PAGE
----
Life in Santa Rita, Texas, 1957: Calm...slow-moving...placid...or it was until that radical librarian and her controversial books came to town. Then the County Judge falls in love with her. And the editor of the local newspaper starts trying to convince the judge that the girl’s a Communist sympathizer. What with the Commissioners in an uproar, two irrepressible teens adding their own brand of confusion, and a menacing midnight caller threatening the girl he loves, Judge Sam Lindley has enough interference in his courtship to sink it. He doesn’t need his old friend the editor poking around to find evidence that Sam’s lovely librarian has Party ties. Trouble is, the newsman just might be right!
"Did you, now, Miss MacKinsey?" Garrett regarded her with a narrowed eye. "Well, I believe I can safely say it's the last edition you'll enjoy, unless you like seeing your own name in print. The people of this good, hard-working little town don't need the salacious tripe you're serving up to our young people. You're on your way out of town before many more issues come out."
He leaned forward on both palms to glare down at Carole. His hooded eyes had nothing of the merry lights of his bohemian daughter. "I'm giving you warning right now, lady. I know you're dangerous. I think you're either a fool or a fellow traveler. Somehow I don't believe you're a fool. All the moronic cartoons in the world won't save you. I promise you'll be out of a job before the school year starts. Out of a job here and anywhere else I hear of you spreading your so-called literature."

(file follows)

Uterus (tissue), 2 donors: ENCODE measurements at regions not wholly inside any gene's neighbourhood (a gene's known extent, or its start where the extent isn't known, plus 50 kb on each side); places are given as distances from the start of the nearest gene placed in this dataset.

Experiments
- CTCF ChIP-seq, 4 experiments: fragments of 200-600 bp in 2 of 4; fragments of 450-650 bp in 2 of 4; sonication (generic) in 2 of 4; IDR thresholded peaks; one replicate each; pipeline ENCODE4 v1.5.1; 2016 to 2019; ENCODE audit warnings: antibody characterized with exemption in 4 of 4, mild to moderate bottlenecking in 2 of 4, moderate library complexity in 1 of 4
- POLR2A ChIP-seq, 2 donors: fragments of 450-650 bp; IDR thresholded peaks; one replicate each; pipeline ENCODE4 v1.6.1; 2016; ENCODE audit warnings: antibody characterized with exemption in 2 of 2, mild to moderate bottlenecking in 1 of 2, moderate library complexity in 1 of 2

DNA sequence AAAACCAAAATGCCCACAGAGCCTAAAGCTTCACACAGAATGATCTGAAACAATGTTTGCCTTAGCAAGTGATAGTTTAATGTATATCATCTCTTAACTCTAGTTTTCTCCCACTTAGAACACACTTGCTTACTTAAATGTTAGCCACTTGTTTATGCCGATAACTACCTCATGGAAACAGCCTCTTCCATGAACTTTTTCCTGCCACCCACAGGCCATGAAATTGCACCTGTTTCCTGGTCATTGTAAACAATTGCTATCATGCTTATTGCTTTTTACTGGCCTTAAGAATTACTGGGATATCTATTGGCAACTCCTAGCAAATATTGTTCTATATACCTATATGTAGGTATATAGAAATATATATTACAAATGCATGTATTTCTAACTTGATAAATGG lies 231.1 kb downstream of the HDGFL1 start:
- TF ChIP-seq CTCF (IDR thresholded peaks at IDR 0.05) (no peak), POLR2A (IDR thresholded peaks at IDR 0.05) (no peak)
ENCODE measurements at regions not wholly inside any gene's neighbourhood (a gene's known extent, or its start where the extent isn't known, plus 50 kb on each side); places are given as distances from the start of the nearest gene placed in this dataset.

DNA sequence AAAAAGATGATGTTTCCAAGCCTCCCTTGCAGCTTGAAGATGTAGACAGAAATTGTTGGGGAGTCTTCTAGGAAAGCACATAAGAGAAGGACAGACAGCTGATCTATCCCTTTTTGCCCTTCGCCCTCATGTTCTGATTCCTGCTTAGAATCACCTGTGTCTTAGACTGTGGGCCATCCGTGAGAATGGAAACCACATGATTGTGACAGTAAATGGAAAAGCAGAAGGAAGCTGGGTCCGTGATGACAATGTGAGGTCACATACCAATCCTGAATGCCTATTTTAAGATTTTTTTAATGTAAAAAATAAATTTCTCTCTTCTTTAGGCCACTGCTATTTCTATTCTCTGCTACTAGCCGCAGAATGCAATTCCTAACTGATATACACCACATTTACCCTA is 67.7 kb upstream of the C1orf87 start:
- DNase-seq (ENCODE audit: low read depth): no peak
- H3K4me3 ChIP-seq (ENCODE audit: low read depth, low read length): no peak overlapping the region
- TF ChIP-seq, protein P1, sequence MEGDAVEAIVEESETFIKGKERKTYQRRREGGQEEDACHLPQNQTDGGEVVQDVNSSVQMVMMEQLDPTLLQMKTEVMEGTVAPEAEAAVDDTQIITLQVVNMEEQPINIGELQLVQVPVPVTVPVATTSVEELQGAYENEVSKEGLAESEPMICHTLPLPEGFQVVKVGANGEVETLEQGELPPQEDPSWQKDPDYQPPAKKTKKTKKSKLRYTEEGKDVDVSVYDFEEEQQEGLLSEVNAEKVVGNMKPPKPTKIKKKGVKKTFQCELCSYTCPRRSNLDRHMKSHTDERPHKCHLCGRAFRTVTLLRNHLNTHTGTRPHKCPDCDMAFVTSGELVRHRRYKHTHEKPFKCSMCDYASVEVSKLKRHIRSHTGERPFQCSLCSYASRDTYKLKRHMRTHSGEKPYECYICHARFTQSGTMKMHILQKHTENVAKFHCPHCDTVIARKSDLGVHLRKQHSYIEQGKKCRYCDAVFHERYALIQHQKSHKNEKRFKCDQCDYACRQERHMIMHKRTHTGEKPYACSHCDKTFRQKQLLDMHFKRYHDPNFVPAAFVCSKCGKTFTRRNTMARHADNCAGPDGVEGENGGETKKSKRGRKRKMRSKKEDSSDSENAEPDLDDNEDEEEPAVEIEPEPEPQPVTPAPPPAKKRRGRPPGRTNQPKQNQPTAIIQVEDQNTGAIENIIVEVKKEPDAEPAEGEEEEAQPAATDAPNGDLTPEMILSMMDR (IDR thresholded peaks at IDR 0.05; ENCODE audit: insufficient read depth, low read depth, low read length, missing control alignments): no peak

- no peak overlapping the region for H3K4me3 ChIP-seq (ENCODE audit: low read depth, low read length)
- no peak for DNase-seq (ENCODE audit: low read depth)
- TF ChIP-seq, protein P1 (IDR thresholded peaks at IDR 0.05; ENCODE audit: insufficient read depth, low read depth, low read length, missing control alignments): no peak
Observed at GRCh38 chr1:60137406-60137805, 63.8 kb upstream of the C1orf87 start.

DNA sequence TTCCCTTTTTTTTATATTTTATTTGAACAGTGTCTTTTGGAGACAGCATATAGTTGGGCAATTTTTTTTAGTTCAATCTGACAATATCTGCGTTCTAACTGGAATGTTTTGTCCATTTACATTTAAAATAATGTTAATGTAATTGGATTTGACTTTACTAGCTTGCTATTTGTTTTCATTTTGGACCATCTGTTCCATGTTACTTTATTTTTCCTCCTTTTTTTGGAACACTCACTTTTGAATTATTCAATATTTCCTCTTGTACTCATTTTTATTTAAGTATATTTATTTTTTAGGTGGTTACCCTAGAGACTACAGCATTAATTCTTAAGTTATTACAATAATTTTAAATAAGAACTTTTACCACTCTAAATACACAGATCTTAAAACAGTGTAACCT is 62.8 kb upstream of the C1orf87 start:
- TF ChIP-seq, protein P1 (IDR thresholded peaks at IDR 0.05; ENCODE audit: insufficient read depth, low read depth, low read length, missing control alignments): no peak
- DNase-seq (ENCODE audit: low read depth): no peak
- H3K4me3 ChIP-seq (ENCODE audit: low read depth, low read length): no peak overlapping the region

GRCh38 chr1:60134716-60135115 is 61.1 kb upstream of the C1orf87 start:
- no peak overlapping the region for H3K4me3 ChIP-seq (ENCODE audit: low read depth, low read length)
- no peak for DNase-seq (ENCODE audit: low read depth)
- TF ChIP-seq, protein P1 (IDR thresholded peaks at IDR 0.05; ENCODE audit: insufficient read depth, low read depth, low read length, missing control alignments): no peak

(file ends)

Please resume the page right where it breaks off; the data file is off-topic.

He turned his attention to Sam. "You know you can't stop it, Sam, when the County Commissioners demand it. As they will." He wheeled out the door before either Sam or Carole could respond.
The moment crystallized, frozen in time by the cold threat that paralyzed it. Sam finally drew his eyes from the retreating figure to look across the table at Carole. Her cheeks burned with mortification.
"Would you say he was a little prone to fire a cannon to swat a gnat?" Carole tried to ask the question with a degree of irony, but she was shaken. "I don't understand what there is about me that antagonizes that man. I've never met him before."
"Would you like for me to take you home, darlin'?" Sam's voice held gentle concern.
"Hell's bells, Sam, don't call me darlin'," Carole snapped back. "I don't break, and I won't crawl off to a dark corner. No, I don't want to go home. If you won't be ostracized for keeping company with me, I'd rather go dancing."